I also got Self-supported Ministers: Lest We Forget by Billy Britt, because I know the author and I might know some of the people included in this collection of biographies; and The Quakers in America by Thomas D. Hamm. I've met Thomas a couple of times and he is a wealth of fascinating Quaker history. I had been looking forward to his book and hadn't realized that it's already been out a while.

I put back George Fox's Book of Miracles. I had heard of the book in other writings, but hadn't realized that it no longer exists. This new book is a re-created version based on an extant index of the original. After skimming through it, I realized much of the content is about the scholarly process of filling in the information, which was still interesting to me as a writer.

I wasn't really tempted by another book of re-created information - because of the price, that is - but I might have to buy it someday. It's about Centre Friends Meeting in Guilford County, whose minutes were destroyed in a fire. The author has not only tried to re-create those business records, but has written a thorough genealogical reference using land records, family stories and photographs. It's pretty impressive!

Tuesday, September 07, 2010

Who are the Quakers?

This blog normally focuses on genealogy, writing and travel, with some Quaker history thrown into those first two topics. This week, however, I felt a need to write about the Quaker present, the time in which I live.

I just got back from North Carolina Yearly Meeting (Friends United Meeting). For non-Quakers, that's like an annual statewide conference. Saturday, we approved a vision statement. You probably have no idea how controversial this has been. One was proposed about five years ago and shot down. For one thing, Quakers don't have a creed - special words that you have to say to belong. For another thing, a group of people were at that meeting years ago who no longer believed in the Bible. Now, we still have debates among our members about accuracy and translations and such, but this was a very vocal, loud group that caused a lot of dissension. Their congregation left FUM the following year.

I'm pleased that we passed the statement and I want to explain why. Because the Religious Society of Friends doesn't have a creed, is a pretty tolerant group and wants to welcome everyone, and no longer "disowns" people, quite a variety of people now claim that faith. I knew that that variety included programmed and unprogrammed, congregations with pastors and those without, and those with liberal beliefs and those with conservative beliefs.

What I didn't know until recently (and it blew my mind) was about people who have become non-Christian Friends. How can people who have absolutely opposite beliefs claim to be part of the same group? Well, it's not like the word Quaker is copyrighted. Like any other denomination, if a group of people disagree with their church, they simply leave and start another church, often under a related name. And our terminology - words like the "Inner Light" and "listening within" - can easily be confused with Eastern or New Age teachings.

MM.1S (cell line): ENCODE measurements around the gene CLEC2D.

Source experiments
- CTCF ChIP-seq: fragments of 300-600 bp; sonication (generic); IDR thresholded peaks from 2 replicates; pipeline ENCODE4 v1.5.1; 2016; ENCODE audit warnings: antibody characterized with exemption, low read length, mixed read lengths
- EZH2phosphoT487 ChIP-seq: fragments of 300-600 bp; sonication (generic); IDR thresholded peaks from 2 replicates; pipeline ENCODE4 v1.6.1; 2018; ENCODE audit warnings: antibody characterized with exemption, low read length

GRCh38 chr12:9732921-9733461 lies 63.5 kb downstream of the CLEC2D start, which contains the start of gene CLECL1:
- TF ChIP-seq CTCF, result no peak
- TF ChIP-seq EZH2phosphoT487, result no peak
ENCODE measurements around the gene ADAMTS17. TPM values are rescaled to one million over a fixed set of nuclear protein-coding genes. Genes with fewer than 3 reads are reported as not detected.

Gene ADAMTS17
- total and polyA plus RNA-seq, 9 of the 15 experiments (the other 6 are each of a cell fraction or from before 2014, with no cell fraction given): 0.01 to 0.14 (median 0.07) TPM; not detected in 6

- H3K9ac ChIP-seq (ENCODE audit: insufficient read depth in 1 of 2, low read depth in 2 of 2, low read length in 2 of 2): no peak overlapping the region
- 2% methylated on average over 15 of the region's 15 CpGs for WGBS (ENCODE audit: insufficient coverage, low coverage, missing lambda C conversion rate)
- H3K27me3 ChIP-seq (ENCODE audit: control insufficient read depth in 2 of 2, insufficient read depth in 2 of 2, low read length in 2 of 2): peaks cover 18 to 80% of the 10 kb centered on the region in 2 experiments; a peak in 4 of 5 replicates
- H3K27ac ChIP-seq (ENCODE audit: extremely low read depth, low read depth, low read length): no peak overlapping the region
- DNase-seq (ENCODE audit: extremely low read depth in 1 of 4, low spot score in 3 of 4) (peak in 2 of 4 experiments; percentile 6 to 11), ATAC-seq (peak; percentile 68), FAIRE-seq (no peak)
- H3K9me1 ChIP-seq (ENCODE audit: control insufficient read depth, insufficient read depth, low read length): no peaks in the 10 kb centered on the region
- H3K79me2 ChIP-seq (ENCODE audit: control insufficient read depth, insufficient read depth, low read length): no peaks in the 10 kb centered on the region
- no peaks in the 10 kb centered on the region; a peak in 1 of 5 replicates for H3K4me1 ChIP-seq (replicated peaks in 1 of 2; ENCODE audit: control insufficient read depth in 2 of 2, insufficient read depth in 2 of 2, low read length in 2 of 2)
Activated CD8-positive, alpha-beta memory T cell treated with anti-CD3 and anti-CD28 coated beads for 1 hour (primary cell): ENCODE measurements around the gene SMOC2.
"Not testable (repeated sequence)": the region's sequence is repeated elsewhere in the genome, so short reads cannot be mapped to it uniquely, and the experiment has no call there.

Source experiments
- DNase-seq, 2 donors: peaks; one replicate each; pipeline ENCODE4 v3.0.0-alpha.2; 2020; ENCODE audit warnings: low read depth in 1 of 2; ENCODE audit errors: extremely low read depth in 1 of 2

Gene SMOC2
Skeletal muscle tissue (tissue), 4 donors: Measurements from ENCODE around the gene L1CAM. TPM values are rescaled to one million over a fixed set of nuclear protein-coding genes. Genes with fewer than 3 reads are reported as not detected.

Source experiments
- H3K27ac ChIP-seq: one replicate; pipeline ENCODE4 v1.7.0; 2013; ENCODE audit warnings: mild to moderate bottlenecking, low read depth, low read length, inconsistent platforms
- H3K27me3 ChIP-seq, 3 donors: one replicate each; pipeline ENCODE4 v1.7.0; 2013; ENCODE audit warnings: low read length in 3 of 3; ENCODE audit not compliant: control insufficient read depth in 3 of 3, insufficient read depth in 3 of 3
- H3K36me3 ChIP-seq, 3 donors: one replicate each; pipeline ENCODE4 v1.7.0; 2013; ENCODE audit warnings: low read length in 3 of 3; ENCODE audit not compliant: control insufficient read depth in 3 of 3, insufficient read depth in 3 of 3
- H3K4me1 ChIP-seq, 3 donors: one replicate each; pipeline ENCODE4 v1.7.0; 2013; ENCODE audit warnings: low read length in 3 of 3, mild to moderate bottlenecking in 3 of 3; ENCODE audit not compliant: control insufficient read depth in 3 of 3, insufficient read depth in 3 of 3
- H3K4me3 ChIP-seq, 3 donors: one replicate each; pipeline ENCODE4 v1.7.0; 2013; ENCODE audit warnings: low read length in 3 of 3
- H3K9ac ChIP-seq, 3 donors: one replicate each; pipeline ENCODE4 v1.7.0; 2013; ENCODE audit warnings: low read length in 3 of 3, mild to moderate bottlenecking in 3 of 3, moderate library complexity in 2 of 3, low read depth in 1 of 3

It's not just the atheists or Buddhists or others who are damaging the reputation of this Christian Protestant denomination, it's the propagation of that information by bloggers and tweeters who, innocently looking for information about Quakers, have found those sites and are shaking their heads and telling their readers that Quakers no longer believe in Christ.

Here I am, a Christian who happens to be a Quaker, and I go read another writer's blog and the author says that modern Quakers no longer believe in Christ. "I guess they've changed," she writes. I was stunned. I don't know how many people read her blog, but now they all think that, too.

In modern marketing terminology, Quakers have a serious branding problem.

At yearly meeting, some people stood up and expressed hesitations because they don't want a creed. Some stood up and wanted to add or change a word here and there. One stood up and asked, why did we need to do this in the first place? I stood up and told about my internet experience, implying that those of us who are debating about the right words, for years, are getting outpaced by individuals who are sending false generalizations out to the world.

When we finally approved it, there was unity - a sense of peace among everybody, with no after-the-meeting grumbling. I commend our clerk, Judy Ritter, for letting people speak their concerns and for discerning the sense of the meeting. Here is the vision statement - it's not a creed, but more of a goal, and there are some who would still disagree with a word here or there, but it tells the world that there's at least one group of Quakers, modern Quakers, who believe.

A Vision for Unity and Growth: North Carolina Yearly Meeting of Friends is a faithful, passionate, growing community of Christ-followers, drawn together by God's love and truth as continually revealed through the saving grace and the Light of Jesus Christ and the Holy Scripture. As Quakers, we seek God's leading, serve God's purpose, and go as God's people into the world to love, reconcile, and transform through the power of the Holy Spirit. 

Hopefully this will go up on the NCYM website soon.

Friends United Meeting has had this on their website for several years: Our purpose is "to energize and equip Friends through the power of the Holy Spirit to gather people into fellowships where Jesus Christ is known, loved and obeyed as Teacher and Lord." I realize that FUM is just one group of the Religious Society of Friends around the world, but it's one of the largest, if not the largest.

If you want to know more, wikipedia gives a surprisingly good, generalized, account of modern Quakers and their various beliefs and practices (although I did notice an error in the "sacraments" paragraph).

And there are some good discussions going on at the quaker quaker blog (disclaimer: This is a really diverse group and I have not read the overwhelming number of posts), where Quakers of various beliefs and disciplines are talking to each other and people with similar beliefs are supporting each other through various forums. In the "beliefs" forum, Javaughn Fernanders, a "liberal Quaker," had the same "ouch" reaction that I did upon reading a website that proclaimed many liberal congregations as no longer Christian. A lot of people commented on Javaughn's post.